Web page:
Philosophy in the Contemporary World

Volume 13, Issue 2, Fall 2006

Dialogue with Ancient Philosophy

Matthew S. Linck
Pages 38-44

The Harmony of Plato and Aristotle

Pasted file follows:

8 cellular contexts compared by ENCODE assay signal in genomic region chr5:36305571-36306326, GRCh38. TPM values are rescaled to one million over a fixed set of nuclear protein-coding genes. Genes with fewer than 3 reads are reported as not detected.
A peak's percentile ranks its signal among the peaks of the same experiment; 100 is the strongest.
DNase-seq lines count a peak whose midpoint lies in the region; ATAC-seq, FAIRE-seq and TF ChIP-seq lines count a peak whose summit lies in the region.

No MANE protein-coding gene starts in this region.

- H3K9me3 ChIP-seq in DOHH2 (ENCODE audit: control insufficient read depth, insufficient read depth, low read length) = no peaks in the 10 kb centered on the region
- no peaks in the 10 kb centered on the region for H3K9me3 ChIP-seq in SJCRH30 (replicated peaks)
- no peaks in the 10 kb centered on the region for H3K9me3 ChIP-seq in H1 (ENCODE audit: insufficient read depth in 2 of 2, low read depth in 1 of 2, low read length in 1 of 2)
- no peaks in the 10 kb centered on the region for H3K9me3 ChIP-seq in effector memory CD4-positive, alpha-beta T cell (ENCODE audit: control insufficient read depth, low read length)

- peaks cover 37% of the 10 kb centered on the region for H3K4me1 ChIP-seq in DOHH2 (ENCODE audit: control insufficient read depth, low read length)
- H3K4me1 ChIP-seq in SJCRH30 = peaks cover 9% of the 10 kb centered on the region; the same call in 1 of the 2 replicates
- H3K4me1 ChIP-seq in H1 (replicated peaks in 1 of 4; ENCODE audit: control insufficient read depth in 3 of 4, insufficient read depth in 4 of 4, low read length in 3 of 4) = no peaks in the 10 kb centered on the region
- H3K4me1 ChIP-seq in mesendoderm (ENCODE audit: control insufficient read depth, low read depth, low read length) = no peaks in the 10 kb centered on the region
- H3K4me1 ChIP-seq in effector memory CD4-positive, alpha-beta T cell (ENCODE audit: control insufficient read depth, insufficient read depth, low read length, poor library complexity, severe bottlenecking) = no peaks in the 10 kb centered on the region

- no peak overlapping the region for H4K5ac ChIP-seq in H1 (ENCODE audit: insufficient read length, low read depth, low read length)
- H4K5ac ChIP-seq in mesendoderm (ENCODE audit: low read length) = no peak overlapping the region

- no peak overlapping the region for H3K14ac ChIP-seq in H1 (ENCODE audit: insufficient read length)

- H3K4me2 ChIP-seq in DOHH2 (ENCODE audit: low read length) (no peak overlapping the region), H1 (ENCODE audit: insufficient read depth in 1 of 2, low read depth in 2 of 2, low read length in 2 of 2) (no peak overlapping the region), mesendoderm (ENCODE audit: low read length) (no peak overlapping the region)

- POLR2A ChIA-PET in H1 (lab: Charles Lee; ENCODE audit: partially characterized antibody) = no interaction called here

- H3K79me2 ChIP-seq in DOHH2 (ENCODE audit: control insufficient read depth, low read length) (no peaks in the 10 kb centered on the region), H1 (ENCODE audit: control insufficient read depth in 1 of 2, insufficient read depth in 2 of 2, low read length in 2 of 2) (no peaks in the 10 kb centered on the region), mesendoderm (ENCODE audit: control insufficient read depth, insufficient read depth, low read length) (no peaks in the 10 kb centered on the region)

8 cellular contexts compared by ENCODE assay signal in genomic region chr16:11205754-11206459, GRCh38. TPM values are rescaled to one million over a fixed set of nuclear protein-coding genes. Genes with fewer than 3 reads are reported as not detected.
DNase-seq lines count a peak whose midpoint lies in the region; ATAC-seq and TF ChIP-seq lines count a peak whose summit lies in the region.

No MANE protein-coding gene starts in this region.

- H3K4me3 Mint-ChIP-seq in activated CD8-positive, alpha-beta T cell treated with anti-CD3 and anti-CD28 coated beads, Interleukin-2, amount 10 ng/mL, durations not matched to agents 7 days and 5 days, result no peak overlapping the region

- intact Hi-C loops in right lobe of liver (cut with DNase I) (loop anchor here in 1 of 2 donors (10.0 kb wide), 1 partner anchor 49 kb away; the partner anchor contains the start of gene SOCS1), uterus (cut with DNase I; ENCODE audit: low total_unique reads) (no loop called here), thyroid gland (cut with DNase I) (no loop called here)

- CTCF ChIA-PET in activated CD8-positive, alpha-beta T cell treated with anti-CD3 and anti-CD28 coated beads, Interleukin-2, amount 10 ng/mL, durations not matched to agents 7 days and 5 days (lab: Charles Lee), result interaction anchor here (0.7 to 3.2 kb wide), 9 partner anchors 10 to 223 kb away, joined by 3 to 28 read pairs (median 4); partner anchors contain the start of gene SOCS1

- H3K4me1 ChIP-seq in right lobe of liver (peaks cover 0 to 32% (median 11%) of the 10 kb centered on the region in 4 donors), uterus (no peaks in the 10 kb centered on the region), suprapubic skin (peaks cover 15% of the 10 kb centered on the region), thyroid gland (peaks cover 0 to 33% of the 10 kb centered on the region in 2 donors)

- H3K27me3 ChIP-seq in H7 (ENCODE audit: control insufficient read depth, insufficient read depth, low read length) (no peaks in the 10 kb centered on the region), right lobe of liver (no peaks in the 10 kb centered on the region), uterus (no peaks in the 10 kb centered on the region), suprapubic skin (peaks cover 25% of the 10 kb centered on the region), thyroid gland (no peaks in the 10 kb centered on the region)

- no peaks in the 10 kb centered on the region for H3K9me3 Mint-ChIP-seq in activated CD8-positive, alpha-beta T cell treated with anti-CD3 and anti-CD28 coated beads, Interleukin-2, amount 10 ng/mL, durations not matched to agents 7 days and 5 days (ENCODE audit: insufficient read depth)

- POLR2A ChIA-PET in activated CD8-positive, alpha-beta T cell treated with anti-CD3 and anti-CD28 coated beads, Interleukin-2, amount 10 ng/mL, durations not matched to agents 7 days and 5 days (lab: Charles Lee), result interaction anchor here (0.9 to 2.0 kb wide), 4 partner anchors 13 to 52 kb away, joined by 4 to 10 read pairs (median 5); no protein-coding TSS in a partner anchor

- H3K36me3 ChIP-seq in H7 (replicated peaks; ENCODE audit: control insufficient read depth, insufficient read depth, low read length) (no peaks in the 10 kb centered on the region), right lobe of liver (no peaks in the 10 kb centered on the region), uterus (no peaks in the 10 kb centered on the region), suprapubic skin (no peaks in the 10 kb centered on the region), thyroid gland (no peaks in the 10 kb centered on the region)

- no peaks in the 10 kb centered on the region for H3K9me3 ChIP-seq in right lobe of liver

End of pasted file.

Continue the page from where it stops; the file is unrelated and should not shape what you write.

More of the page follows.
The pervasive tendency to characterize Plato and Aristotle as philosophers who are fundamentally in opposition blocks an adequate contemporary reception of their writings. This tendency results in superficial presentations of the philosophical concerns of both thinkers and obscures the historical affinity between their global projects. This article provides an example of a reading that respects the accord between Plato and Aristotle on one crucial issue: the foundation of a good life. With respect to Plato’s Republic, I demonstrate that the harmonization of the soul is the principal goal guiding the construction of the city in speech. Following this brief reading of the Republic, I turn to Aristotle’s Nicomachean Ethics and argue that once one understands the parameters of the inquiry, one can see that the programmatic foundation hinges on the possibility of harmonizing the multifarious capacities and faculties of the soul. In the final section of the article I suggest that this harmonic reading of Plato and Aristotle has implications for the teaching of philosophical texts generally.